House Speaker John A. Boehner (R-Ohio) said Tuesday that he remains hopeful that he can reach a deal with President Obama to avert the year-end "fiscal cliff," but the onus is now on Obama to put spending cuts on the table as part of a deficit reduction.

In a brief update on the status of the negotiations delivered from the well of the House floor, Boehner acknowledged that he and Obama spoke this weekend, a conversation he termed "nice" and "cordial." But he quickly added, "We're still waiting for the White House to identify what the spending cuts the president is willing to make."

"Right now, the American people have to be scratching their heads, wondering, when is the president going to get serious?" Boehner said. "The longer the White House slow walks this process, the closer our economy gets to the fiscal cliff."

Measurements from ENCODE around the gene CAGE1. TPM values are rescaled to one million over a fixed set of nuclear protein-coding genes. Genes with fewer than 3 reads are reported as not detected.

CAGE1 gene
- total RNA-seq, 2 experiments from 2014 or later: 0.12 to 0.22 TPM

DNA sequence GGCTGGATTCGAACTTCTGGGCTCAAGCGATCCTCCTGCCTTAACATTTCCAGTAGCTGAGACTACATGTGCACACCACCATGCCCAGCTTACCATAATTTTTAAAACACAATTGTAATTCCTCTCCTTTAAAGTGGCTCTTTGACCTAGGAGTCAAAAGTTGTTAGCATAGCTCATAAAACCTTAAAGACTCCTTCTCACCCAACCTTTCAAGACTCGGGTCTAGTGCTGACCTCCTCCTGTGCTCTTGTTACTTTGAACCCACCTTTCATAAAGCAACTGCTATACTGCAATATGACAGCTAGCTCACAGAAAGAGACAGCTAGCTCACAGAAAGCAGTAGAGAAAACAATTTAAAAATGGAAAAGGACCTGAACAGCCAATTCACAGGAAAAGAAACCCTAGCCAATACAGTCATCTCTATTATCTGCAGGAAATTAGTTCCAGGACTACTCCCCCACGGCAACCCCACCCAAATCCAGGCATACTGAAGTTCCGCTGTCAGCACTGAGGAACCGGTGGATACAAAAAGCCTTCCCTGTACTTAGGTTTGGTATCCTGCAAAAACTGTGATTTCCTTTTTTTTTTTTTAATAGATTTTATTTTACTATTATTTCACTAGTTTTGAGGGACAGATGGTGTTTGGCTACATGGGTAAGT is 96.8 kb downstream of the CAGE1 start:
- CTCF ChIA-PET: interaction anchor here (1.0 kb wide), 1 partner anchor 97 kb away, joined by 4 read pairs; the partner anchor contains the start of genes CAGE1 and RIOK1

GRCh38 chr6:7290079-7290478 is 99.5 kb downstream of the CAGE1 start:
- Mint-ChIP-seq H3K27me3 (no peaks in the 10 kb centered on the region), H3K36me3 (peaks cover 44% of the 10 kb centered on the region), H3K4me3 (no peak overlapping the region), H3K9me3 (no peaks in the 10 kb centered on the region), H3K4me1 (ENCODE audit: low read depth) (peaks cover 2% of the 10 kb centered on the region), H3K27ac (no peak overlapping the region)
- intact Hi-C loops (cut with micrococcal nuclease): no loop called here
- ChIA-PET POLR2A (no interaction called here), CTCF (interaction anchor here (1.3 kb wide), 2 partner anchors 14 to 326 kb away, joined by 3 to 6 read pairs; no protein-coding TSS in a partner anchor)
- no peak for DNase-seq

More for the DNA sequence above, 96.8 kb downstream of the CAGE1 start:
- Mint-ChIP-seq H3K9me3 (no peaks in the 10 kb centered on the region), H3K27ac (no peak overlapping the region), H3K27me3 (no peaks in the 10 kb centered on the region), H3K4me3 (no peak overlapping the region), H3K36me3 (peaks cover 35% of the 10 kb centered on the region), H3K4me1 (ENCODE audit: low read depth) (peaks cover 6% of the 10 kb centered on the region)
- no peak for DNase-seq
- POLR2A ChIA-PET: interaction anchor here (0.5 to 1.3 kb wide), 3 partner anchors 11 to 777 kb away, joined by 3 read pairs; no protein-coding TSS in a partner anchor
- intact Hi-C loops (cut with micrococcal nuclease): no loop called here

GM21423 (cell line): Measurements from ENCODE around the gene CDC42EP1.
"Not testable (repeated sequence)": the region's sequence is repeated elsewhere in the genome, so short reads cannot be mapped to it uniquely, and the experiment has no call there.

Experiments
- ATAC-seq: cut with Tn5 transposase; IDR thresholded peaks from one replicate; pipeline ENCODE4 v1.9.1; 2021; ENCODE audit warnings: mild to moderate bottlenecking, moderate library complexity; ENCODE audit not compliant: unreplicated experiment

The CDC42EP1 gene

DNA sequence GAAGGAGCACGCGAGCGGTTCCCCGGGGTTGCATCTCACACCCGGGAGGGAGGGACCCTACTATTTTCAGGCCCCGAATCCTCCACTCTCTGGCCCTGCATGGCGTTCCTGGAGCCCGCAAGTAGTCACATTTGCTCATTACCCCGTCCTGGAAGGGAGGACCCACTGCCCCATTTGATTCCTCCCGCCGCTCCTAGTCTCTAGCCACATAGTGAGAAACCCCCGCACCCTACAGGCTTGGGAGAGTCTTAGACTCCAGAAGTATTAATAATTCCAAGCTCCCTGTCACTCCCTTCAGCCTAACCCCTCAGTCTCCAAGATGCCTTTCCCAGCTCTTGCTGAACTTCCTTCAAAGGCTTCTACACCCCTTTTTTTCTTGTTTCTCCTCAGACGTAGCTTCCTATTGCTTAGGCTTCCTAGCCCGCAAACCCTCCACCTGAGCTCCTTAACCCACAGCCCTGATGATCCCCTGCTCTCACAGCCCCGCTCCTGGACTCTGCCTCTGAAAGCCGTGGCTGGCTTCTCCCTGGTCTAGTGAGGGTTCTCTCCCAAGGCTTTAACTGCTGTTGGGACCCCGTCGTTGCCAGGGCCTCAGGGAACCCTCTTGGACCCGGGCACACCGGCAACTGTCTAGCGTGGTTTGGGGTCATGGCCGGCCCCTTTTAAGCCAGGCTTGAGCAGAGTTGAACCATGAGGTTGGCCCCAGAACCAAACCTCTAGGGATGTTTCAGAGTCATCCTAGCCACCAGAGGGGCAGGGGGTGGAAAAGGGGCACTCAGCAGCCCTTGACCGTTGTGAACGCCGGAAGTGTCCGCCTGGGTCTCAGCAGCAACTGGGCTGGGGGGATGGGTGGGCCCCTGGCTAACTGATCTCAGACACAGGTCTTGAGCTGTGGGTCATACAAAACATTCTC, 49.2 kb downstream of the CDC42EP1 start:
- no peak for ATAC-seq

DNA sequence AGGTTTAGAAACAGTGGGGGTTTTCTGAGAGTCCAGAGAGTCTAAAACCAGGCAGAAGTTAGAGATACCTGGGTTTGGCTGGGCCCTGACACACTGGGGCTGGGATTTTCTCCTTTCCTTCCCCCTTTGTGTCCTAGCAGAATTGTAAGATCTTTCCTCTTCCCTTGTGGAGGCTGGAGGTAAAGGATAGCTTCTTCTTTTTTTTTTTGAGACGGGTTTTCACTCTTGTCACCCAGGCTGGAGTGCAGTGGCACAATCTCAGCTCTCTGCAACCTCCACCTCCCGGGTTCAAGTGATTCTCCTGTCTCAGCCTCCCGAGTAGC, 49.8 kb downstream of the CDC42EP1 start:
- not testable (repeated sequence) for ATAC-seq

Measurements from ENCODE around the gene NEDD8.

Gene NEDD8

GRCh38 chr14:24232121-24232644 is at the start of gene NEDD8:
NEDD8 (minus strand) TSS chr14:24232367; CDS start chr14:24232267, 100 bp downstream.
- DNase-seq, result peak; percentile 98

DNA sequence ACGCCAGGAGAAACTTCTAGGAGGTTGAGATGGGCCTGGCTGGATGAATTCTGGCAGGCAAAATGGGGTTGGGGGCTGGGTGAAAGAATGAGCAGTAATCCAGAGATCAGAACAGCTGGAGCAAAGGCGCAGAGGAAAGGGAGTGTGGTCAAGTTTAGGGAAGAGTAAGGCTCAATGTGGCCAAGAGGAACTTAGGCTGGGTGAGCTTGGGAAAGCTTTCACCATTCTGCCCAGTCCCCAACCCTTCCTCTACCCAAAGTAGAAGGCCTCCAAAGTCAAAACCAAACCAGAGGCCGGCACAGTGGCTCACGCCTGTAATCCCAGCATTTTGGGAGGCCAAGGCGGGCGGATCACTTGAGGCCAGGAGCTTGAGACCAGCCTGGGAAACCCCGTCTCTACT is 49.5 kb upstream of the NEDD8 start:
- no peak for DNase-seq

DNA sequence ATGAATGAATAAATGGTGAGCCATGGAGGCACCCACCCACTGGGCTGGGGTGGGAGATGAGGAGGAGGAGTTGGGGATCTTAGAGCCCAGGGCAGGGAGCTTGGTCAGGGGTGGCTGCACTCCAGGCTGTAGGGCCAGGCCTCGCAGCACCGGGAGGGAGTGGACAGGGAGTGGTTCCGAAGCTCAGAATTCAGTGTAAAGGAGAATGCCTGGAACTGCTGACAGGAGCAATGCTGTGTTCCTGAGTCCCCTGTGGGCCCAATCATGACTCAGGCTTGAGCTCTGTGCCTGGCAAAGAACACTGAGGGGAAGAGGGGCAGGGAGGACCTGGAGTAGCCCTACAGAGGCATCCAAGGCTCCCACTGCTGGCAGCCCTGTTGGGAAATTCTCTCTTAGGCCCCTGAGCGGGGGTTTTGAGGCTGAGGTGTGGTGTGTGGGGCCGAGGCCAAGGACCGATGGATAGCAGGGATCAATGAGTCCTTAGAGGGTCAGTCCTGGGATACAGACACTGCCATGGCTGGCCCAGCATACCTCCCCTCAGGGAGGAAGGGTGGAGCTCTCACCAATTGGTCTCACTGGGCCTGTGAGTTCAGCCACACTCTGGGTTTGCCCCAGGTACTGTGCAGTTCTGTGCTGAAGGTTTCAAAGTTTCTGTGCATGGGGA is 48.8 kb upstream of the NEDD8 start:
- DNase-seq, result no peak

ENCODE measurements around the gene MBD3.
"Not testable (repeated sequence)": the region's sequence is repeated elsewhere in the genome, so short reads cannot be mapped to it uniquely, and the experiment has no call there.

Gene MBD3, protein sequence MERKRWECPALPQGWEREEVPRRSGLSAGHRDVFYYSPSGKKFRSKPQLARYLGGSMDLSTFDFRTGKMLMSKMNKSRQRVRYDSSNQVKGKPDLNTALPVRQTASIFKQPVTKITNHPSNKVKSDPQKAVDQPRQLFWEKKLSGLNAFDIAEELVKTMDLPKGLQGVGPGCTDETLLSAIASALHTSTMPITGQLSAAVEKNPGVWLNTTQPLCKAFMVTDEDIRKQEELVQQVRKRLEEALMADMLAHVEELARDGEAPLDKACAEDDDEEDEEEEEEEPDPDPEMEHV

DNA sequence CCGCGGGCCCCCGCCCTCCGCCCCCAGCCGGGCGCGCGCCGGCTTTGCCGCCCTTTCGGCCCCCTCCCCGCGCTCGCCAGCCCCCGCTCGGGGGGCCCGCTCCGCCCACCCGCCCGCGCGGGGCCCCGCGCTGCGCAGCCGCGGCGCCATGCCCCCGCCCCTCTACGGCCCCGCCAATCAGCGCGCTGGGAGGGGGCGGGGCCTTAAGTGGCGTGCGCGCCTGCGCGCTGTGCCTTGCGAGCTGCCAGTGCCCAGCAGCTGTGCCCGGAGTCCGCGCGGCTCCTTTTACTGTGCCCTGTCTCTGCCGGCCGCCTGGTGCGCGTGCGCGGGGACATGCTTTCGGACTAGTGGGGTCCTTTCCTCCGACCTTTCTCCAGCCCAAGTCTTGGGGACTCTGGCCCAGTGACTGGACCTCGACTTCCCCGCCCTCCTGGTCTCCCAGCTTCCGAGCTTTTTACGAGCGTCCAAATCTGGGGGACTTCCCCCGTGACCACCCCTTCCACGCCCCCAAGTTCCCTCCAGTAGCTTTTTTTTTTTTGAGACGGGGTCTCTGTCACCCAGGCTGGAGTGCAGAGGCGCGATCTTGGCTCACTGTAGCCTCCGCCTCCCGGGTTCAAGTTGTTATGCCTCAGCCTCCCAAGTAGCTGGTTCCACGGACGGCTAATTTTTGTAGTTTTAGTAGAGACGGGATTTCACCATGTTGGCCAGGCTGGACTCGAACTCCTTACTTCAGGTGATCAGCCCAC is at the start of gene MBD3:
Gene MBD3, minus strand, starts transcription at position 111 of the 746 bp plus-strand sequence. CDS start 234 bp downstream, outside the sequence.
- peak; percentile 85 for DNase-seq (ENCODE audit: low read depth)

His words echoed those of Senate Minority Leader Mitch McConnell (R-Ky.), who said earlier in the day that Democrats "have simply refused to be pinned down on any spending cuts."

President Obama has proposed spending cuts in his budget this spring and in a deficit reduction proposal submitted to House Republicans this month. White House spokesman Jay Carney pointed to those proposed cuts Wednesday. "What we haven’t seen yet is any specificity at all from Republicans on revenue," he said. 

Aides for Boehner and Obama have said lines of communication are open between the two camps to try to come up with a deal to avert planned tax increases and mandatory spending cuts. But they have not settled on how much in new tax dollars to include, nor how deeply to cut entitlement programs.

The update from the speaker was the latest of Boehner's public statements to be carried live by financial television stations, as markets and investors monitor the talks for sign of progress.